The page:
Zf349. This is the description of the previous image. This picture with the description seems to be on sale in the internet and a friend asked this: “Karl, any value in this photo and the caption? Looked everywhere and can’t find it ever used in a newspaper. No Marines visible in it. Wondering if you’ve ever come across what might be these trenches (major long shot with all that shoreline).
Here is my answer. We have a page entry in the forum, click here, with input mostly from John Moffit.
We know of more trenches on Corregidor, in front of three ravines, James, Ramsay and Government Ravines. At Geary point is a long trench connecting gun positions, I would call that a trench.
Then there is a long, wide and high trench at Wheeler Pt., it is located on top of the cliff but at the edge like for defense.
The descriptions got several things wrong; they were built by the army, prewar so it is wrong to call them Marine Trenches. And the trenches did not hold the Japanese landing parties for weeks and weeks.
The Japanese landed just before Midnight on Corregidor and by noon next day, the 6th of May it was all over. Gen Wainwright surrendered.
The Marines defended Corregidor, not Bataan; Gen MacArthur assigned the 4th Marines to do that, with concurrence of the Far East Naval Command, when they arrived from China. Some Marines from the naval installations were defending the Mariveles naval compound and installation, including the Mariveles shorelines. But most of the defenders were US Sailors. As far as I can tell there were no concrete defense trenches on Bataan. And most of the Mariveles defenders, if not all, evacuated to Corregidor when Bataan surrendered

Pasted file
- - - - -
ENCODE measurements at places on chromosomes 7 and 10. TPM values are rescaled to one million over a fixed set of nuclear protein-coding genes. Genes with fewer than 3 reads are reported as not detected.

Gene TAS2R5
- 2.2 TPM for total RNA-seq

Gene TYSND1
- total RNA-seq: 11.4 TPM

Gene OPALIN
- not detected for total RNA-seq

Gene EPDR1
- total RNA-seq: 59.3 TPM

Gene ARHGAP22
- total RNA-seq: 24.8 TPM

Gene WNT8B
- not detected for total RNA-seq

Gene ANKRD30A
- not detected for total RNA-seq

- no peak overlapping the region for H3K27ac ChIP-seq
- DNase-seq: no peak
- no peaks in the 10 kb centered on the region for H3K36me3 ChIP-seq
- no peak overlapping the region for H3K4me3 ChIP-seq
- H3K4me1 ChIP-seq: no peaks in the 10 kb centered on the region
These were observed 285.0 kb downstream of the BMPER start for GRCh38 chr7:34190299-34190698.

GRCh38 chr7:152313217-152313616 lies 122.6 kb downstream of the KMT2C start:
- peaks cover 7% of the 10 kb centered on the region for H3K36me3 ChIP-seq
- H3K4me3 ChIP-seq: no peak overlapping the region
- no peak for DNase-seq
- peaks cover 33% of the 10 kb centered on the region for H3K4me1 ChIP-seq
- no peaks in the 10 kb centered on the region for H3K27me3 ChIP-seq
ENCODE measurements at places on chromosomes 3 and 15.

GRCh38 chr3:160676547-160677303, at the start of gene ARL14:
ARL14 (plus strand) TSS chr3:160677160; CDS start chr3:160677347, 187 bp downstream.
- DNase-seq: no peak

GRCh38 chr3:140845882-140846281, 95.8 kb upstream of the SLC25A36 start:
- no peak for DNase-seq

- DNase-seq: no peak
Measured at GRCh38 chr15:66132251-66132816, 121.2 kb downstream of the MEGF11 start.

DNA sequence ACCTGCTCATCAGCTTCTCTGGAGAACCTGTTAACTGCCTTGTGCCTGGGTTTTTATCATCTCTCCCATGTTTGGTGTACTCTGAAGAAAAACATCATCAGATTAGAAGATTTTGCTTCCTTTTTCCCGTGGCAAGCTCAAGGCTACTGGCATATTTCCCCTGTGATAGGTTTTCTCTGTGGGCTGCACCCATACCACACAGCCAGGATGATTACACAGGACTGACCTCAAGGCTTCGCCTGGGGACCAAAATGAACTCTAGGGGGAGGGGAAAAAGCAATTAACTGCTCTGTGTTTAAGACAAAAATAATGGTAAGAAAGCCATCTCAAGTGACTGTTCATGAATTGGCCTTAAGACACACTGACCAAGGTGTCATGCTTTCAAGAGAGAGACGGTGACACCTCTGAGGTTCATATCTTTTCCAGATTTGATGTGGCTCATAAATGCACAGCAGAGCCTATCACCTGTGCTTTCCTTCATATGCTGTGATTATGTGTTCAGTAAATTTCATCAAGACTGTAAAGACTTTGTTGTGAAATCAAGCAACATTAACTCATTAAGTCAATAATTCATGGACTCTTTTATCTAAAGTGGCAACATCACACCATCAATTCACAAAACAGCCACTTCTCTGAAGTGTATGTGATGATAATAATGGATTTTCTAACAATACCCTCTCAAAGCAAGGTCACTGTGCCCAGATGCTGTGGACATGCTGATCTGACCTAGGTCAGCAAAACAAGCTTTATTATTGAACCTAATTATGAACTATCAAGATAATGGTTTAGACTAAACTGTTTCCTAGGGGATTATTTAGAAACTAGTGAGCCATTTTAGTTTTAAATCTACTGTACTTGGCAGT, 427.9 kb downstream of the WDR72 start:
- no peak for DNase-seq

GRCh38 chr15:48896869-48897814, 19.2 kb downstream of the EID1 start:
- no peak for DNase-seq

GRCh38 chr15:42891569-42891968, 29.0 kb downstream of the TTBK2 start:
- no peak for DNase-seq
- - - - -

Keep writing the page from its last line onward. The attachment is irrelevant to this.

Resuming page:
One more point the 4th Marines were about 700 Marines that came from China, picked up maybe another 800 from the naval installations in the Philippines. During the Siege of Corregidor the 4th Marines swelled to over 3000 men, so over one half of the 4th Marines were service members from the other services, Philippine Army, Philippine Scouts, US and Philippine Sailors etc. Particular the men of the battalion that defended the Tailend were maybe more than half of other service members. I can say, reading about the landings, that I never read that anyone run or left their post without orders, they done their duty well!

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